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ProfileThe Clash was a British punk rock group that existed from 1976 to 1985. One of the most critically lauded bands of their period, The Clash was noted for being musically far-reaching (they incorporated reggae, roots rock, and eventually many other music styles into their repertoire), for displaying a political and lyrical sophistication that distinguished them from most of their colleagues in the punk movement, and for uncommonly intense stage performances. They are considered as one of the most influential and best-known punk acts. Besides contemporary American punk outfits like Green Day, Blink 182 and The Offspring, which cite The Clash as a major influence, seminal alternative rock bands like U2, the Cure and R.E.M. borrow much from The Clash. The 1990s British music of the Britpop movement has also been influenced by The Clash -- via revolutionary looks and big, catchy hooks. --http://en.wikipedia.org/wiki/The_Clash [Apr 2005]
Magnificent Dance and seventies club musicThe fact that rock bands like The Clash , with their "Magnificent Dance" track got heavy rotation at Paradise Garage and Loft shows the openness of the late seventies black American music scene.
Lipstick TracesJust four years after Combat Rock, with "Rock the Casbah" and "Should I Stay or Should I Go" still firmly ensconced in the radio consciousness of the Western World, Greil Marcus went Hebdige one better. His book Lipstick Traces: A Secret History of the Twentieth Century used the punk events between 1976 and 1979 as the touchstone for his ambitious title. Lipstick Traces places the full weight of the history of the twentieth century intellectual avant-garde squarely on the shoulders of punk. For Hebdige, punk was emblematic of particular sociocultural moment in history; for Marcus, punk was emblematic of the nature of twentieth-century history itself. All of this scholarship romanticizes the idea of punk as a kind of living history that is not only historically interesting but necessary to subvert, from within, what is constructed as a creeping fascism of government in league with consumer culture. -- Greg Wahl in http://www.imagesjournal.com/issue02/features/roots1.htm
Lee PerryIn the Autumn of 1977 the Clash apparently teamed up with reggae producer Lee Perry. At Sarm East Studios they recorded Pressure Drop and Complete Control. The latter completely remixed by Mick Jones for the single. The B-side version of Pressure Drop was re-recorded again early 1979. Last Gang in Town / Marcus Gray pp321
Punk DiedPunk died the day The Clash signed to CBS", --Mark Perry in Sniffin' Glue fanzine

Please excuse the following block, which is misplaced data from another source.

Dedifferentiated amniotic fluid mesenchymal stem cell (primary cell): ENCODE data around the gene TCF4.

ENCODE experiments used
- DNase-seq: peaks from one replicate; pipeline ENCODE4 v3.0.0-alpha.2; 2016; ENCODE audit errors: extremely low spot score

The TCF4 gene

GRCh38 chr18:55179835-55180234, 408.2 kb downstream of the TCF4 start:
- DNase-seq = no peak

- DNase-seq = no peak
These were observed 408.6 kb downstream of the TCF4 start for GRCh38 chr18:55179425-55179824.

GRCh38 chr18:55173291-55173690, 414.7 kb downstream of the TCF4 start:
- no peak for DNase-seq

Ardent reggae devotees
Ardent reggae devotees - they named themselves after the classic Culture LP, Two Sevens Clash Joe Strummer was the son of a diplomat The sleeve design of London Calling spoofs Elvis Presley's debut album They played to 90,000 at a Rock Against Racism concert in London's Victoria Park in 1978 "Punk died the day The Clash signed to CBS", said Mark Perry of Sniffin' Glue fanzine After leaving the band Mick Jones went on to have considerable success with Big Audio Dynamite Belatedly scored a UK #1 hit in 1991 with "Should I Stay Or Should I Go", after it was used in a TV advert for Levi's jeans -- from BBC.co.uk
Elvis and The Clash
Elvis Presley (1955) - Elvis Presley [Amazon.com] [FR] [DE] [UK]
London Calling (1979) - The Clash [Amazon.com] [FR] [DE] [UK]
London Calling, a double album released by The Clash in December, 1979, marked the band's critical and commercial breakthrough. Besides straightforward punk rock, it featured a much wider array of styles than the Clash's earlier albums, including American-style rockabilly and reggae works that resonated with the Ska movement in Britain (see 1979 in music). The album is considered a landmark by some, and tracks such as "Train in Vain", "Clampdown", and "London Calling" show up with regularity on rock stations to this day.
The title track alludes to the BBC World Service's station identification: "This is London calling...", that was used during World War II.
The cover features a photograph by Pennie Smith of Paul Simonon smashing his bass guitar, surrounded by typography that imitates Elvis Presley's debut album, Elvis Presley. The picture was later voted the best rock and roll photograph of all time by Q magazine, although ironically at the time Smith did not want the picture used as she did not feel it was technically a very good shot. --http://en.wikipedia.org/wiki/London_Calling [Apr 2005]
see also: spoof - parody - homage - plagiarism - Elvis Presley - The Clash
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